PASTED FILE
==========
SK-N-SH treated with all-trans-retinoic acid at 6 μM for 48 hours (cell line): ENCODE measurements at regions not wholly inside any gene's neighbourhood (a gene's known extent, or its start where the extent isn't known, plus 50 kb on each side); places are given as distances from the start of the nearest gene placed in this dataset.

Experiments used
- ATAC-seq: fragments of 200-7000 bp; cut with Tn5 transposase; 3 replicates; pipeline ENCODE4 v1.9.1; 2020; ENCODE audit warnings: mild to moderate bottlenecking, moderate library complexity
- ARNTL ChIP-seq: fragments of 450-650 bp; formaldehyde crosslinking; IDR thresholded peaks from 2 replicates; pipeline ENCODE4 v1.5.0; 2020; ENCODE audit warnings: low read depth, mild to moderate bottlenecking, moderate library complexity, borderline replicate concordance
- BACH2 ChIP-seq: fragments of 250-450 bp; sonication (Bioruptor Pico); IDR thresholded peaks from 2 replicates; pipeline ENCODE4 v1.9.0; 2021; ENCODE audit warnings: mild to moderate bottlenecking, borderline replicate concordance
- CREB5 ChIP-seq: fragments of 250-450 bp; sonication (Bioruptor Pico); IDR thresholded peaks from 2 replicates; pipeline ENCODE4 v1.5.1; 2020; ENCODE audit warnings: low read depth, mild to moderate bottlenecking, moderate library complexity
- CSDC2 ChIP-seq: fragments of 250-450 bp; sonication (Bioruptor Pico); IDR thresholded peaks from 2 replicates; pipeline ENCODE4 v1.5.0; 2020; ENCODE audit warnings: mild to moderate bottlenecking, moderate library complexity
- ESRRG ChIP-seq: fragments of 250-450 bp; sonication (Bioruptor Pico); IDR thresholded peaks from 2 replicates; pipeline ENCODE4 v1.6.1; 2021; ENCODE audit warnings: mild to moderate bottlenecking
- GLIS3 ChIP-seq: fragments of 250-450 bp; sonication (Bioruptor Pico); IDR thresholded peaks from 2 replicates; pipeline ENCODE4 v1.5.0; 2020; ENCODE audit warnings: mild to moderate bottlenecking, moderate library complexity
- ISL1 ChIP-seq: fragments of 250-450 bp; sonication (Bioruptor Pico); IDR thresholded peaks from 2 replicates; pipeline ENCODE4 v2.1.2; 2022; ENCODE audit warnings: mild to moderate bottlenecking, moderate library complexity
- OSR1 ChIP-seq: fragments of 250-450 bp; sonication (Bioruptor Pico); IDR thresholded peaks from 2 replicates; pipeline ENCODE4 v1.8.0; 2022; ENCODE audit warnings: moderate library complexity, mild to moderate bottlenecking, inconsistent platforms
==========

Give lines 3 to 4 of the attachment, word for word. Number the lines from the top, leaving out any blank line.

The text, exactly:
- ATAC-seq: fragments of 200-7000 bp; cut with Tn5 transposase; 3 replicates; pipeline ENCODE4 v1.9.1; 2020; ENCODE audit warnings: mild to moderate bottlenecking, moderate library complexity
- ARNTL ChIP-seq: fragments of 450-650 bp; formaldehyde crosslinking; IDR thresholded peaks from 2 replicates; pipeline ENCODE4 v1.5.0; 2020; ENCODE audit warnings: low read depth, mild to moderate bottlenecking, moderate library complexity, borderline replicate concordance